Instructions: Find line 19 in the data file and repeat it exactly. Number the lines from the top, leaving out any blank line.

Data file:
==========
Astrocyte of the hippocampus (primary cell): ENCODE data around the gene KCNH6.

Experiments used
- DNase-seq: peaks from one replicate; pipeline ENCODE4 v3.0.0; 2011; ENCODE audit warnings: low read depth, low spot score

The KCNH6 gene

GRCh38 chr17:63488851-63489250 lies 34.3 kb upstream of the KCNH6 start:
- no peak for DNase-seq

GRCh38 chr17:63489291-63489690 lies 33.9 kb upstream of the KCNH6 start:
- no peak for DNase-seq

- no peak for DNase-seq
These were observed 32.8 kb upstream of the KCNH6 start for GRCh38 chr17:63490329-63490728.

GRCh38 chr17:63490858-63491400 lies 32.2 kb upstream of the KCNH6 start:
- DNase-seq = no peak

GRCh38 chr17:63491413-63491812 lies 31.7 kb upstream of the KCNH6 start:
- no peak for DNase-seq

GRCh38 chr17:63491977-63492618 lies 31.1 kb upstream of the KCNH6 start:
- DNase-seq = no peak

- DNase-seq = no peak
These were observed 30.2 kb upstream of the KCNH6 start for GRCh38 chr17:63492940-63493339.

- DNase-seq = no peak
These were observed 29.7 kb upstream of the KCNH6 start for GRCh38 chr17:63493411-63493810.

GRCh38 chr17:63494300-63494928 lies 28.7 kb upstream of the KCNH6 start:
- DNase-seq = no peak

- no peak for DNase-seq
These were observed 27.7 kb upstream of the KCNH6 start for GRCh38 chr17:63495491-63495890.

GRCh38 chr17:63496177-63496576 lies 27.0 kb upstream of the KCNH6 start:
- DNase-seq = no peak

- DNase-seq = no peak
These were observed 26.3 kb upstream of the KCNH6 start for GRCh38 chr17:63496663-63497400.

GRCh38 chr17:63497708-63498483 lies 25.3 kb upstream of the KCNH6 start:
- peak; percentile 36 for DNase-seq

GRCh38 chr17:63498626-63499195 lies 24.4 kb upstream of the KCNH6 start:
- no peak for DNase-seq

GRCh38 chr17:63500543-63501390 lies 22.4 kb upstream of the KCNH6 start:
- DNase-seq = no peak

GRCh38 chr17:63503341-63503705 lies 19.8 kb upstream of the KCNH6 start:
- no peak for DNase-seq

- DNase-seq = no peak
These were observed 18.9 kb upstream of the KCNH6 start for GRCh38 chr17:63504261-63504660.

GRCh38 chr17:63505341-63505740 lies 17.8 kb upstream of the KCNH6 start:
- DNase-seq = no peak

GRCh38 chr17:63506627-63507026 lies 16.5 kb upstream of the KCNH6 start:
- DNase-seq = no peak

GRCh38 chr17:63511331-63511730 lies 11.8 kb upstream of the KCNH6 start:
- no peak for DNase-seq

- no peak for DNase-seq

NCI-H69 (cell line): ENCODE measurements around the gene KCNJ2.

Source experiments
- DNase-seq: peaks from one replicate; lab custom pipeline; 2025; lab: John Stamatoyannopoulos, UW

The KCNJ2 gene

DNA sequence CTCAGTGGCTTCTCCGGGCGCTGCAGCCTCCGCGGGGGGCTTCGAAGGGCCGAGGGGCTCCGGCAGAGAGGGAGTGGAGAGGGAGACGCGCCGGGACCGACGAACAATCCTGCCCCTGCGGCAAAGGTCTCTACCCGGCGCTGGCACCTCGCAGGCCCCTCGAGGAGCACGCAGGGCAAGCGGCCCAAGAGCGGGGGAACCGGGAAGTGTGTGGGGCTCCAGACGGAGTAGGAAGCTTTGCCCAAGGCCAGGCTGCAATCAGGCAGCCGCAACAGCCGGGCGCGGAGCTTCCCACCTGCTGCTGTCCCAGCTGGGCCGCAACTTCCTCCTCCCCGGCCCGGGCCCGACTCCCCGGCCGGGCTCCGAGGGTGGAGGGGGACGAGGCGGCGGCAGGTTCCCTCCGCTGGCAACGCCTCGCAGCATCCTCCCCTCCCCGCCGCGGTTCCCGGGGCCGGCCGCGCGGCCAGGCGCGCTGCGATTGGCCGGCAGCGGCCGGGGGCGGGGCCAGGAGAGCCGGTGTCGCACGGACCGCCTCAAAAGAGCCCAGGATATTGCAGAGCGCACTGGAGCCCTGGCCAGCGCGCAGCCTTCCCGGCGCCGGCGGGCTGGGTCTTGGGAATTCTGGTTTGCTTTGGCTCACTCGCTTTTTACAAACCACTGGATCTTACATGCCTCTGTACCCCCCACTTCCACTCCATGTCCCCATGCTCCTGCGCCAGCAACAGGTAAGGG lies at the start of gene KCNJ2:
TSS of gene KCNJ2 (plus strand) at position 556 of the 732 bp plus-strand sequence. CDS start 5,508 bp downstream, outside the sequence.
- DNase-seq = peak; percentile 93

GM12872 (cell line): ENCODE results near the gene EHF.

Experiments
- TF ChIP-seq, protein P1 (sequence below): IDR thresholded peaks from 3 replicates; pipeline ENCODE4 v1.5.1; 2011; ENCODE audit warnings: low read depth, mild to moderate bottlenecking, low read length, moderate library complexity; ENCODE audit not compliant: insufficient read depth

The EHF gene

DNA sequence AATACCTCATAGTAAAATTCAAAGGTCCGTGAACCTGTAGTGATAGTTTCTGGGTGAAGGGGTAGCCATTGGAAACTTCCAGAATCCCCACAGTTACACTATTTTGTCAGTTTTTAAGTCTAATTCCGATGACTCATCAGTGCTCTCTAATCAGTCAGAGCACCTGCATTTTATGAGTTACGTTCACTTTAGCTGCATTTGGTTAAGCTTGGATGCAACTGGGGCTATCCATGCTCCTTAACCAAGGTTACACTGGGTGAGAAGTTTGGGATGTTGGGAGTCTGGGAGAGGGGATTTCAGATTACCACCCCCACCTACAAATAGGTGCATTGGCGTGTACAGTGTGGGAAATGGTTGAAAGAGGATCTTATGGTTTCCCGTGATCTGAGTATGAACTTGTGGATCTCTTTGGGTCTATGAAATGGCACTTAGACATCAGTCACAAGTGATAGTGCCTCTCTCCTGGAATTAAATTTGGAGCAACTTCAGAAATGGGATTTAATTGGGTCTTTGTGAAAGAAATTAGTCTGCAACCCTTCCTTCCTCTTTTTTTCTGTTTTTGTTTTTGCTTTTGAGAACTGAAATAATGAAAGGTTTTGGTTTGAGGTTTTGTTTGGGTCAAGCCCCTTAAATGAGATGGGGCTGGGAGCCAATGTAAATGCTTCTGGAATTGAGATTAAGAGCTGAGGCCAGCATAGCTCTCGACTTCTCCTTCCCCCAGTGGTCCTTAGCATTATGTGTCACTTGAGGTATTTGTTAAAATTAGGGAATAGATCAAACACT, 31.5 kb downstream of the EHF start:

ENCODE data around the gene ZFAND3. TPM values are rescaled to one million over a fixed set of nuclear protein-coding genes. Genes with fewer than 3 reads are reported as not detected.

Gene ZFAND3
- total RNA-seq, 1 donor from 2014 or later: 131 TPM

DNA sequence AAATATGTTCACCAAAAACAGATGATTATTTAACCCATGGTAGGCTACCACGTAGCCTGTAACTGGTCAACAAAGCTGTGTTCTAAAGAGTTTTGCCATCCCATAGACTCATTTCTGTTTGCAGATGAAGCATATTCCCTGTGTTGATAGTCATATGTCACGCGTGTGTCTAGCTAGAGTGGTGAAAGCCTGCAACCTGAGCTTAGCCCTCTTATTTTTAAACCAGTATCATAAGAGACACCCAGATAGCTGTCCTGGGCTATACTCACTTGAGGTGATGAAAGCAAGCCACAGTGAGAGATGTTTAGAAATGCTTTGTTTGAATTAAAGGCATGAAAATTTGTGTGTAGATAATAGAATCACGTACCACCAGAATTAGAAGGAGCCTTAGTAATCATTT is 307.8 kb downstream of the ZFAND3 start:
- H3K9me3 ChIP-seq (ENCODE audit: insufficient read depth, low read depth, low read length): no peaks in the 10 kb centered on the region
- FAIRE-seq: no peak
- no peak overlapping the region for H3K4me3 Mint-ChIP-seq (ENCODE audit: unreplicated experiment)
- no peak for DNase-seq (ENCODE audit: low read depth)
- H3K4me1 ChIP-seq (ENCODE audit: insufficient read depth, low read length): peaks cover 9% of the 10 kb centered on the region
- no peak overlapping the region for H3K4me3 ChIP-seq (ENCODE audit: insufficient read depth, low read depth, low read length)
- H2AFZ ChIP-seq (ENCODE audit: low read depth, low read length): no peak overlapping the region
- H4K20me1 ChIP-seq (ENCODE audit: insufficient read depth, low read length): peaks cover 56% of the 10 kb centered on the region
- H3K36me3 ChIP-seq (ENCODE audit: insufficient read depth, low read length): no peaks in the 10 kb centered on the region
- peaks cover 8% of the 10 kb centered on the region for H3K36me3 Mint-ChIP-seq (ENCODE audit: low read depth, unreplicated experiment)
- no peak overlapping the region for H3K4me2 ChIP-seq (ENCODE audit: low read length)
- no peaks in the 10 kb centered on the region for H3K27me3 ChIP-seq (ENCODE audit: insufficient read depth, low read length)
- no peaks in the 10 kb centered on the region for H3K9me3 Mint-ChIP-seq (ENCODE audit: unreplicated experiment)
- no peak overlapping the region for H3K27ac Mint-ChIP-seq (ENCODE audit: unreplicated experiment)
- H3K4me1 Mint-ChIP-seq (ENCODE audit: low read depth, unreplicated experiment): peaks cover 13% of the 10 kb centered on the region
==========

- DNase-seq = no peak